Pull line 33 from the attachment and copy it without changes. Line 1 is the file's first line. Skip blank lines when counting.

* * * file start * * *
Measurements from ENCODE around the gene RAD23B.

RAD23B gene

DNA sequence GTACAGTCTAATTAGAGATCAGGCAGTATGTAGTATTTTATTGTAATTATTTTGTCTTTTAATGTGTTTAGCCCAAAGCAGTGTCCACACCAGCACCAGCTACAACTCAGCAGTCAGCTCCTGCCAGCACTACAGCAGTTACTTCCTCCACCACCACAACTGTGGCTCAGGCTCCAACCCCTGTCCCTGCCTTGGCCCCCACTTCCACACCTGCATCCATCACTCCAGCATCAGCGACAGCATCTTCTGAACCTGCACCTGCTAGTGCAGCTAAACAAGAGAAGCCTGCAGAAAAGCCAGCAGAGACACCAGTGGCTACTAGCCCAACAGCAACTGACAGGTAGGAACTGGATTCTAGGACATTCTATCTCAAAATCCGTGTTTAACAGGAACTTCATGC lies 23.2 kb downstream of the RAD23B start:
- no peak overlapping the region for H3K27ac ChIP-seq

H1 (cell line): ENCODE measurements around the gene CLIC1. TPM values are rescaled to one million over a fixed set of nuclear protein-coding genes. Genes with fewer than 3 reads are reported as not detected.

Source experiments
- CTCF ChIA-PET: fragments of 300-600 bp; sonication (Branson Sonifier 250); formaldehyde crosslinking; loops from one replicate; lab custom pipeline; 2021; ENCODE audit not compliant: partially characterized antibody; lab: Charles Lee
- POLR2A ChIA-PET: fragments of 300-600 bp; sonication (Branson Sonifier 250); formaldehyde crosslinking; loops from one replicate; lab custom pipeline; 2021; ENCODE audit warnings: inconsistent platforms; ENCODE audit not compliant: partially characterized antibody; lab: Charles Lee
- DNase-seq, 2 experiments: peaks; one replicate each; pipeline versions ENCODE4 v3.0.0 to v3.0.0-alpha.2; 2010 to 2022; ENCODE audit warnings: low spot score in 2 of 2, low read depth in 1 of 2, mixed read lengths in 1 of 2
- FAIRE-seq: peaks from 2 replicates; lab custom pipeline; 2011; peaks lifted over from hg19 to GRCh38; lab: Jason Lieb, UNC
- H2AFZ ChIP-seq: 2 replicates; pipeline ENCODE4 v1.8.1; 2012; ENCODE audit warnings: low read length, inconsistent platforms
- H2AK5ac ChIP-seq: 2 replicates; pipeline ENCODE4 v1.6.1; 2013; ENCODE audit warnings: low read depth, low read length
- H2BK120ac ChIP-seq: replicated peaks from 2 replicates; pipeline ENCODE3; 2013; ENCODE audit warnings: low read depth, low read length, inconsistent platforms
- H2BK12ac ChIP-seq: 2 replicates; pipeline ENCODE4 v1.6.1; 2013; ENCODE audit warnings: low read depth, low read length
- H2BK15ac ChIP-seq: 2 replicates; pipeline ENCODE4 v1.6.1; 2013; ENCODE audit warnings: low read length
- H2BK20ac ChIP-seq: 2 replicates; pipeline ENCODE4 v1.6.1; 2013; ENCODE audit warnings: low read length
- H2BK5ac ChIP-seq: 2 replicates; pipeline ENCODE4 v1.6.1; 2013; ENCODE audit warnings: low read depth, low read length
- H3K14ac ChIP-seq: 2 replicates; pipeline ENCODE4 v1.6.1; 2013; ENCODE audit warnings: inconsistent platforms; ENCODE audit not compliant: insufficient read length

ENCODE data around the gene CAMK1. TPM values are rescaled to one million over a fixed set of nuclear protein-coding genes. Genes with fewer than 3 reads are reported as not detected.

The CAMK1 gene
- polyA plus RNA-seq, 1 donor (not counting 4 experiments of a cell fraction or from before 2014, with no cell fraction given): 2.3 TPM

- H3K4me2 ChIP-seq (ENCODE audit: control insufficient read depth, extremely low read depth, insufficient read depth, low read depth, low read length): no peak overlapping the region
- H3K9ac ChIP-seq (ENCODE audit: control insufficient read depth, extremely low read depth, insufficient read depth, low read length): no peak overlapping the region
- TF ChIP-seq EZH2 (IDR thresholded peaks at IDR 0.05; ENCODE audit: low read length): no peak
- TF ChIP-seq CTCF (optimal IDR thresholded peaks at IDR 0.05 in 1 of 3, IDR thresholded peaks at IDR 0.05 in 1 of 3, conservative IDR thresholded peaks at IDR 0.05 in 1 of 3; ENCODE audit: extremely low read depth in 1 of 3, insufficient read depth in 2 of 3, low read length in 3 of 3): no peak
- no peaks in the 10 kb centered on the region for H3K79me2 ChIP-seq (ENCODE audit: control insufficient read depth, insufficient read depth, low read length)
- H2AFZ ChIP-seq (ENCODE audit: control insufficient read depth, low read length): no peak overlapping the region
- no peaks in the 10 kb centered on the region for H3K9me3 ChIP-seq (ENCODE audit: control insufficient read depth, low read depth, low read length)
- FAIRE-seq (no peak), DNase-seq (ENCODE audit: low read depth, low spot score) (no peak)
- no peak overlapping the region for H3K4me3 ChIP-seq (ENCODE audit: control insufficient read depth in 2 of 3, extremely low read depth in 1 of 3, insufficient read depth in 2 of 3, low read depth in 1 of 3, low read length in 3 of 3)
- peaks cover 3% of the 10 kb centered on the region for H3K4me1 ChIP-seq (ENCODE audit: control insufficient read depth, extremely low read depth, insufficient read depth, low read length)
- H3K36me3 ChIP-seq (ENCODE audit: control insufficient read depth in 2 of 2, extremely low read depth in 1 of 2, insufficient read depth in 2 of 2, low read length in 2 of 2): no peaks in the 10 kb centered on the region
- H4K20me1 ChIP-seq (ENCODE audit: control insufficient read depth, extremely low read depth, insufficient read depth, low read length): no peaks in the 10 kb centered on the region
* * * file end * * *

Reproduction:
- H4K20me1 ChIP-seq (ENCODE audit: control insufficient read depth, extremely low read depth, insufficient read depth, low read length): no peaks in the 10 kb centered on the region